Beyond being a capable engine it is also an incredible learning resource.  The engine is bundled with over 6GB of assets to experiment with, as well as over a dozen robust ss2samples with thoroughly documented source code.  One of the samples is even a full blown first person shooter, while another demonstrates a Minecraft-esque voxel based level.  There are also examples that show you how to work at the lowest level directly with OpenGL as well as advanced examples showcasing functionality such as real-time raytracing, lighting effects, procedural geometry and even VR.

Additionally each example can easily embed a suite of tools directly, enabling you to screen shot or video capture, change camera settings on the fly or launch the built in profiler.  There is even a complete scene editor built in, allowing you to place entities directly in your scene via simple drag and drop, turning your application into a minimalistic level editor.


Remember back at the beginning I mentioned that the maintainer was also an educator?  He has also authored a companion called the Graphics Codex which goes hand in hand with the G3D game engine.  For a mere $10 you gain access to an advanced reference that may just be one of the single best ways of learning computer graphics GIF2topics such as ray casting, BSDF, rendering and more.  You can see a full chapter list here.  So if you are trying to learn more advanced graphics programming, G3D is certainly a great resource.  Keep in mind however, this material was used with a 300s level graphics course, so you are going to need a solid foundation in math to follow along.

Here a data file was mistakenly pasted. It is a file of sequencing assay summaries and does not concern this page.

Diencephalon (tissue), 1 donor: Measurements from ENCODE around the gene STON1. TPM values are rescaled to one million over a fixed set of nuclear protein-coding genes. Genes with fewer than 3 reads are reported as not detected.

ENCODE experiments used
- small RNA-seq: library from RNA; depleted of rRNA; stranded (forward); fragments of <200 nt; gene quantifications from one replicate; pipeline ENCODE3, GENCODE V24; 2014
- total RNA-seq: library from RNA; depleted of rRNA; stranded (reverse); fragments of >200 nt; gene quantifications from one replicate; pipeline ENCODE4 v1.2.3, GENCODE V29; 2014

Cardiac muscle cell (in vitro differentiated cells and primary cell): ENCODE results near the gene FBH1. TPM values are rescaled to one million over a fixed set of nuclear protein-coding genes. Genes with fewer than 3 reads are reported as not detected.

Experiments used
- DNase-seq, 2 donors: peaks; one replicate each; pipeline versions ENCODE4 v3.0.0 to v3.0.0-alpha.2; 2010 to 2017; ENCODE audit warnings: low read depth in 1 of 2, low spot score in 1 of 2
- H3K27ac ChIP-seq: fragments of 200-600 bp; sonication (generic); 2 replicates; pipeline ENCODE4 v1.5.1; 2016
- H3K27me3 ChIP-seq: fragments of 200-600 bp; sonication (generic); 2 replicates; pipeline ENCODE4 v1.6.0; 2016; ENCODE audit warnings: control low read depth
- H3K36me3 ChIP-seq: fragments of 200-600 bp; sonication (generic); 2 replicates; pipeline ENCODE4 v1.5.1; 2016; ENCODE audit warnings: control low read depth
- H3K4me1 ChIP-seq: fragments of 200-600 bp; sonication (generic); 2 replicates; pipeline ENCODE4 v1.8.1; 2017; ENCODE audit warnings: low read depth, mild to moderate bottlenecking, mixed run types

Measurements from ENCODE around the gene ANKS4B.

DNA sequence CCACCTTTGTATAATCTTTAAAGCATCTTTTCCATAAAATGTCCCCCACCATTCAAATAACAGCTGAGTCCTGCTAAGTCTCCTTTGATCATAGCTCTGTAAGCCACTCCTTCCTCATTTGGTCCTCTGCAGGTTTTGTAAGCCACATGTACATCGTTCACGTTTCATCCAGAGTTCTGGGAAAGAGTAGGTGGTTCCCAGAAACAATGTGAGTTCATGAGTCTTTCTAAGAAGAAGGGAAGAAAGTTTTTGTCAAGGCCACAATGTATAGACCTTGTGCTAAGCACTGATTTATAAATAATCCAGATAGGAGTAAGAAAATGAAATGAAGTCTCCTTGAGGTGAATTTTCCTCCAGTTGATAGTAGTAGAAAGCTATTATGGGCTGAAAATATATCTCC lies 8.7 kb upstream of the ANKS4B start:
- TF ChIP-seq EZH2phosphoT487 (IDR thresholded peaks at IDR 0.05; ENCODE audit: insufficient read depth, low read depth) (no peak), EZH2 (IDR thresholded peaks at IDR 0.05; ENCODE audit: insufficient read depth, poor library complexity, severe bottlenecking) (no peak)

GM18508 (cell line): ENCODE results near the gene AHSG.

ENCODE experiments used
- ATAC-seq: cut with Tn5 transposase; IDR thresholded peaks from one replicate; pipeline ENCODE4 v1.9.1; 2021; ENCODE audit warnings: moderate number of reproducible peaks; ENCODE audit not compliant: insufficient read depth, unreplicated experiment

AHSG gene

Purchasing the Graphics Codex is by no means a requirement however.  One thing open source projects often suffer from is poor documentation.  Thankfully this certainly isn’t the case with the G3D engine.   There is an extensive manual available here, as well as a comprehensive set of API references.  As mentioned earlier, the engine is also loaded with well documented samples.

If you are looking for a low level foundation to build your game on, a framework to do some graphical experiments or simply are looking for a way to learn more about modern graphics programming, I can think of little reason not to suggest checking out the G3D Innovation Engine. 


If you are interested in learning more about the G3D Innovation Engine, be sure to check out our hands-on video available here and embedded below.  I am almost certain you will be amazed.